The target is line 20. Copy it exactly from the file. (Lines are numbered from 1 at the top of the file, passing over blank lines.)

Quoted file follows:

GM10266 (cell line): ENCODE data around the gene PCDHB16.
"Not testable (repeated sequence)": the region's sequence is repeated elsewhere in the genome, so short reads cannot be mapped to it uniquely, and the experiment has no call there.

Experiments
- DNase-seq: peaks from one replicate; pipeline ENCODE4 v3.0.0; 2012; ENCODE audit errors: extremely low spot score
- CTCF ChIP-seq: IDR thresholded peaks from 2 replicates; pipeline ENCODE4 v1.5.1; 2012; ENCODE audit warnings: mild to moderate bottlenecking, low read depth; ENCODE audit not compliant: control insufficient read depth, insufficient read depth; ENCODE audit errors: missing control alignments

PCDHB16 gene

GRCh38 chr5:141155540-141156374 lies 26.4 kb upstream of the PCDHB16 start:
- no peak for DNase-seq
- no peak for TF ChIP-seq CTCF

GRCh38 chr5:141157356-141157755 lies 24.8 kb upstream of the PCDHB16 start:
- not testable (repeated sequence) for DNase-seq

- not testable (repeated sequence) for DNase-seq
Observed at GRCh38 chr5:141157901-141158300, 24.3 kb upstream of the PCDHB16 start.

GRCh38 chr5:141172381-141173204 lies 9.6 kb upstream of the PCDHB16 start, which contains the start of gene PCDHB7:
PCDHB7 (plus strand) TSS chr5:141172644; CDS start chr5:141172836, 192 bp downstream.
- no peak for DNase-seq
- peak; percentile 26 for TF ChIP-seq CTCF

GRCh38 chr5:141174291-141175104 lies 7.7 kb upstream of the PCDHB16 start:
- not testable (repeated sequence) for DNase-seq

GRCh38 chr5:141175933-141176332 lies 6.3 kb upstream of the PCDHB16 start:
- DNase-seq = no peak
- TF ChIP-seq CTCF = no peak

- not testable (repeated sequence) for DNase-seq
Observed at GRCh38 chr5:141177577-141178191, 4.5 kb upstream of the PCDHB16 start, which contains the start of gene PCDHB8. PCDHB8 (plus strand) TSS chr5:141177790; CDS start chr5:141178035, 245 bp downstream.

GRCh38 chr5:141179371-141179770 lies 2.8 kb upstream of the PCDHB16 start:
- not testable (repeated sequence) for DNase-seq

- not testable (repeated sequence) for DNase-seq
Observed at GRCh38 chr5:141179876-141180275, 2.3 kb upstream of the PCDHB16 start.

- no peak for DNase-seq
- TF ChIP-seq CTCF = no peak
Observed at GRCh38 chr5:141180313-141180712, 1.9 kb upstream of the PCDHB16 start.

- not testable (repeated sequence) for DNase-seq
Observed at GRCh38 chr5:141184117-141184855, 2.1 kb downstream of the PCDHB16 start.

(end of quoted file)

GRCh38 chr5:141175933-141176332 lies 6.3 kb upstream of the PCDHB16 start: